We continued with our work in Awards, and in addition to recognizing the excellence of the work of more than 500 journalists, photographers, chroniclers, columnists, cartoonists, we awarded the Grand Prize for Press Freedom to the families of more than 130 journalists and media staff who died having been infected by the coronavirus in their jobs.
We also promoted the Declaration of Salta with the #expresate campaign on social media and our followers on Facebook grew to more than 50,000.
Unfortunately, but not surprisingly, despite best efforts to mitigate the impact of the pandemic, we were not able to report a good financial year, recorded a deficit of US$304,000. Apart from the postponement and cancellation of events this year, as well as a general decline in membership fee collections, $180,000 of that deficit was due to non-cash provisions related to accumulated uncollectible membership dues on the balance sheet. We are in the process of updating policies on membership management and collection of dues to avoid in the future having to record these significant accounting provisions at the year end.
Notwithstanding this outturn this year, and for your peace of mind, with an investment balance of $9.5M occasioned by the sale of the building in ++++, to the credit of our visionary leaders of the past, and a tradition of operational surpluses due to the astute management by the secretariat under Ricardo Trotti, IAPA remains viable and in good financial health. Indeed, our independent auditors have said we are among the best positioned in their portfolio of over 150 non-profit clients.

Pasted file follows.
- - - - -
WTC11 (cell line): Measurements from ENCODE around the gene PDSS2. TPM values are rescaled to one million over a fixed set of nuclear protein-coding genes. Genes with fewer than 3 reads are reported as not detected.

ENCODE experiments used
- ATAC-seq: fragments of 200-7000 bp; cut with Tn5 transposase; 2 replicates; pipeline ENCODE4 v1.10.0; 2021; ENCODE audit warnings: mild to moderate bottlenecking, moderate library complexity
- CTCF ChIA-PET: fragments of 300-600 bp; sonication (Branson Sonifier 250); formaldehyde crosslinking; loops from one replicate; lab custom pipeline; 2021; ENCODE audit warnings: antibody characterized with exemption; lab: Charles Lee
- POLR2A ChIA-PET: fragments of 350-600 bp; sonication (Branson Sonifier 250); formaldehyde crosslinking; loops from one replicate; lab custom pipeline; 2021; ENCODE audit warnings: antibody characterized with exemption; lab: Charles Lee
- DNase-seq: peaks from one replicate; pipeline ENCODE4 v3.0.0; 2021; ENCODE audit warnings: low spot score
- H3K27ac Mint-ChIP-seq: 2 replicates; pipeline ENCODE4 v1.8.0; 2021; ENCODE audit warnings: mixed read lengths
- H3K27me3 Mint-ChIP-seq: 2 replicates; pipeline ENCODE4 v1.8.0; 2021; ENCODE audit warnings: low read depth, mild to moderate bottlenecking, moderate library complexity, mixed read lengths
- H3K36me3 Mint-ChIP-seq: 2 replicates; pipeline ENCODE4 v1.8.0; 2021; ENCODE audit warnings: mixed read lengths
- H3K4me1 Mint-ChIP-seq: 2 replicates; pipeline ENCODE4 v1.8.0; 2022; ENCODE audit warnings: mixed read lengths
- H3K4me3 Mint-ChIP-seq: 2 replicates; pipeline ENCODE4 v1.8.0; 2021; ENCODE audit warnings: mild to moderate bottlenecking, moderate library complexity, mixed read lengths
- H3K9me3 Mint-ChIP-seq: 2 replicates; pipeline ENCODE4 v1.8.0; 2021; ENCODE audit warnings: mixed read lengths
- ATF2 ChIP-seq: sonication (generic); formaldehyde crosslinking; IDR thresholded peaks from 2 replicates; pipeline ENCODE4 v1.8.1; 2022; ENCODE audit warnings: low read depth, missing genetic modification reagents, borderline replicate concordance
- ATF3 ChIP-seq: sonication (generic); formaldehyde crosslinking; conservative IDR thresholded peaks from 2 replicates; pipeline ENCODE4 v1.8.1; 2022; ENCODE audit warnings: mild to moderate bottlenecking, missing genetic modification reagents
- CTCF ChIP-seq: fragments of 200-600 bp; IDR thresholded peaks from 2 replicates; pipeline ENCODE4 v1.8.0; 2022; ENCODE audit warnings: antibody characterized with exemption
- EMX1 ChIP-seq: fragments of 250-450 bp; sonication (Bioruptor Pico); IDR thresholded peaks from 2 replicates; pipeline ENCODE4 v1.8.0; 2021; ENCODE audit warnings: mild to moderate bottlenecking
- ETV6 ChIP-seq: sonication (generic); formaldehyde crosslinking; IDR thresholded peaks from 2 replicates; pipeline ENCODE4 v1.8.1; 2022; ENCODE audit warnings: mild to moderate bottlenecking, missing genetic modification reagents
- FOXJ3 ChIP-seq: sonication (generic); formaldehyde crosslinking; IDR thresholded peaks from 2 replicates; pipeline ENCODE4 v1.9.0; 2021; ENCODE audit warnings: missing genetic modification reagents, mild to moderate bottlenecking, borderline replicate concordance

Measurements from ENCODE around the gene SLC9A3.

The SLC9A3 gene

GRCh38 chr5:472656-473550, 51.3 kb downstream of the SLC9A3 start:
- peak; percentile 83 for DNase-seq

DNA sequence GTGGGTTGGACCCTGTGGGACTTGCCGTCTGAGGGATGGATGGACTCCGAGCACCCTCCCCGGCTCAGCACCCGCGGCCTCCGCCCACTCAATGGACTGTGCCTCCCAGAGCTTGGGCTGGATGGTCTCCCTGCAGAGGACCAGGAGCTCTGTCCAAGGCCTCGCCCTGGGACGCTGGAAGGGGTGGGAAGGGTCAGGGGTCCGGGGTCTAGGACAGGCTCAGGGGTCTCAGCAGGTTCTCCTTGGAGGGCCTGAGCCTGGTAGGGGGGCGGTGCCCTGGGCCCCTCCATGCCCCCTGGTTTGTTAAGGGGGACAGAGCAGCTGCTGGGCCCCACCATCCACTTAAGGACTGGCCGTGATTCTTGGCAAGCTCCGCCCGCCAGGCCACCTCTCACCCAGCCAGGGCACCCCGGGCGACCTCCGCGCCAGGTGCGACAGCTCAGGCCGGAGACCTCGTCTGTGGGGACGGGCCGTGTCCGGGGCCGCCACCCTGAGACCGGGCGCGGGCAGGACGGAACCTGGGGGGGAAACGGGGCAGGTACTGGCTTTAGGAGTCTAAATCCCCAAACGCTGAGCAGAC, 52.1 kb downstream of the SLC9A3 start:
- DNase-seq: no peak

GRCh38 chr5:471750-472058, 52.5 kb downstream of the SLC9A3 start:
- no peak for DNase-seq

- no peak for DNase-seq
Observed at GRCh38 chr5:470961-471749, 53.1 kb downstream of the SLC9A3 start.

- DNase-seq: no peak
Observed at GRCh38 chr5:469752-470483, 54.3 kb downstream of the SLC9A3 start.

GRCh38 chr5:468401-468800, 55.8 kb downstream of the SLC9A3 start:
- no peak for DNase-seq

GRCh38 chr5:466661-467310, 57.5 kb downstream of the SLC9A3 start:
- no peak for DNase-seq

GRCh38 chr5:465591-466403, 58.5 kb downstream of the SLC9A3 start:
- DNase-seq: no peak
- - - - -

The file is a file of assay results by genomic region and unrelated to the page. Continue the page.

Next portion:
Today I can say that it was a relevant year, full of challenges, of course, but we were able to do a lot. The work is by no means complete though and I am pleased to share we are about to do.
After years of plans and pilot projects, I can announce that this afternoon we will launch our Chapultepec Index. This is a tool, created by the Andrés Bello Catholic University of Venezuela, which has the purpose of serving as a mirror to governments, for annual reference regarding efforts to comply with what are appropriate freedom of the press ideals.
We will also launch the public campaign Immortal Pencils which, under the creativity and production of the Zubi company , seeks to raise awareness about solutions needed to reduce impunity surrounding crimes against journalists. I ask everyone to please join this campaign, whose unique and excellent idea would be useless if it does not have the support and promotion of the media and our journalists.